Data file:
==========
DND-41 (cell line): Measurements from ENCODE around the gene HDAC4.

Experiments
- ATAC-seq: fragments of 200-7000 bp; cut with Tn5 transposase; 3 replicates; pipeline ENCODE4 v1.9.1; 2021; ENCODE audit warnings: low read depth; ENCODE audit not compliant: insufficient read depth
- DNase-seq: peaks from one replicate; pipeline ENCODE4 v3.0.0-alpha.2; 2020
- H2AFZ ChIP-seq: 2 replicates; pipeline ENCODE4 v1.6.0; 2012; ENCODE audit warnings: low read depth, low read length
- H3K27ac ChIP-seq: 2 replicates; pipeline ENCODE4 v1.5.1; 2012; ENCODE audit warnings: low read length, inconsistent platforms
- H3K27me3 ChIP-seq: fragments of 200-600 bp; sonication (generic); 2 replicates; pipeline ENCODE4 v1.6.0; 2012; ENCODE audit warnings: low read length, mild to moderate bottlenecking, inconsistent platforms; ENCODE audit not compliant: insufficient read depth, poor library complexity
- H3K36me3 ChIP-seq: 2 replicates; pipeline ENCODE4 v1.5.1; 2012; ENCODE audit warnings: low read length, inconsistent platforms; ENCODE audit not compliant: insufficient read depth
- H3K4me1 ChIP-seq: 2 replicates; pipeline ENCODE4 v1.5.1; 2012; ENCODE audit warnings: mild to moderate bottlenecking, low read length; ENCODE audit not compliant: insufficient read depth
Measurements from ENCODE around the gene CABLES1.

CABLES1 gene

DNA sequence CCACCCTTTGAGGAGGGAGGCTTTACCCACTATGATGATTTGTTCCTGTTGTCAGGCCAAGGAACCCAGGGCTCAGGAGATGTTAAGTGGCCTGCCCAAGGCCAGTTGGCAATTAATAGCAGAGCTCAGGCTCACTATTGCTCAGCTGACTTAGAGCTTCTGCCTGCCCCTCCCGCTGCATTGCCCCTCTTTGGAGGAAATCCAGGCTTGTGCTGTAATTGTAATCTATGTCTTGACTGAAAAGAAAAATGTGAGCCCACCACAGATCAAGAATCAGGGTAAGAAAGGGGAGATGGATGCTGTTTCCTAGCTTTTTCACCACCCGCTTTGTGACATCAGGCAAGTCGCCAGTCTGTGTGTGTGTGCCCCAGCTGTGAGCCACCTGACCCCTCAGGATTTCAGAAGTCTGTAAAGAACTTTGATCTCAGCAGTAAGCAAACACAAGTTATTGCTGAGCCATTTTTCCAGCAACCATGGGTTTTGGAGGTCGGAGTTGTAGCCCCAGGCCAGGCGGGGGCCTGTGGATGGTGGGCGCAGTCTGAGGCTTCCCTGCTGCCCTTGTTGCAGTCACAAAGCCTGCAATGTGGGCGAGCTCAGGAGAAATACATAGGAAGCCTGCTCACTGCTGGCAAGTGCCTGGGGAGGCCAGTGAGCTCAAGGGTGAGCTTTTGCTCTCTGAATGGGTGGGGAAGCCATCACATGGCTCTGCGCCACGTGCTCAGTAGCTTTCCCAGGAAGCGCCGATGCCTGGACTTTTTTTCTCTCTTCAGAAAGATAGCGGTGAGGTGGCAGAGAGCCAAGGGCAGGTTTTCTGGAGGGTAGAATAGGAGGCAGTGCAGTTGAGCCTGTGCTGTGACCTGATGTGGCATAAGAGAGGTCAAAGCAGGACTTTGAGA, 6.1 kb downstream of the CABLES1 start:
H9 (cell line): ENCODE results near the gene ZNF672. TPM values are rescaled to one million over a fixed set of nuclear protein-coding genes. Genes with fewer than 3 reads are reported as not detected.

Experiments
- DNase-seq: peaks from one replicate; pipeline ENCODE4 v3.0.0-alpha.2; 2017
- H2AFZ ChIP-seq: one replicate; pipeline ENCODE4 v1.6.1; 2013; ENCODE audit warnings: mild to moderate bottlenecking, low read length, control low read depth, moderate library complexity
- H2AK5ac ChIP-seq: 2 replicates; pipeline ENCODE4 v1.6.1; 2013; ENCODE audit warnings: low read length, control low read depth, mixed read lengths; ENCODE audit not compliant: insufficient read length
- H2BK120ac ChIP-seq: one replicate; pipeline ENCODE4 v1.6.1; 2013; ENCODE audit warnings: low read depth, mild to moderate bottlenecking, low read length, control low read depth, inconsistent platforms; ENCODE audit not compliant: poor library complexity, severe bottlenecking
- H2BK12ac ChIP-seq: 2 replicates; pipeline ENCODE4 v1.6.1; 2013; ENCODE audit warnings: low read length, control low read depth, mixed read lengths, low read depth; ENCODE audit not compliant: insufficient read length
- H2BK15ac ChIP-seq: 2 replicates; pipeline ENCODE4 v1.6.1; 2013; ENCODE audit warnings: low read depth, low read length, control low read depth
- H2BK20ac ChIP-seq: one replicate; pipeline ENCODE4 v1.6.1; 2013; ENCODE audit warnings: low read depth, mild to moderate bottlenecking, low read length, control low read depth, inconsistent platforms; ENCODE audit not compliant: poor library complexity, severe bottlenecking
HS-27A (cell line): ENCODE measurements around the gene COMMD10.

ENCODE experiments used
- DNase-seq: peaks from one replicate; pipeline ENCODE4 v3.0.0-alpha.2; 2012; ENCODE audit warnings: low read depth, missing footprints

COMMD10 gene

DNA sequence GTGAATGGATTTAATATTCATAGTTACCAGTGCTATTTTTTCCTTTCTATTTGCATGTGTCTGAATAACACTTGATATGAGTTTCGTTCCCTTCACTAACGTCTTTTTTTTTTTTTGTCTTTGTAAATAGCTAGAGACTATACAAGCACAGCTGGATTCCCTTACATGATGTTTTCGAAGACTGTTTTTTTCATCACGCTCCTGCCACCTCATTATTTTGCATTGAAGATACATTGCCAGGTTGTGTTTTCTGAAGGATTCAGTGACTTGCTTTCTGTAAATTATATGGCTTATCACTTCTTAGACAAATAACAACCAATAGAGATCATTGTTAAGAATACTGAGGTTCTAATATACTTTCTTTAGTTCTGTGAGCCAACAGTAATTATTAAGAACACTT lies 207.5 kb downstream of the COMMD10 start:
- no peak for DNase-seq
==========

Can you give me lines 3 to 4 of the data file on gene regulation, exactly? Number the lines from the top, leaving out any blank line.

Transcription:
- ATAC-seq: fragments of 200-7000 bp; cut with Tn5 transposase; 3 replicates; pipeline ENCODE4 v1.9.1; 2021; ENCODE audit warnings: low read depth; ENCODE audit not compliant: insufficient read depth
- DNase-seq: peaks from one replicate; pipeline ENCODE4 v3.0.0-alpha.2; 2020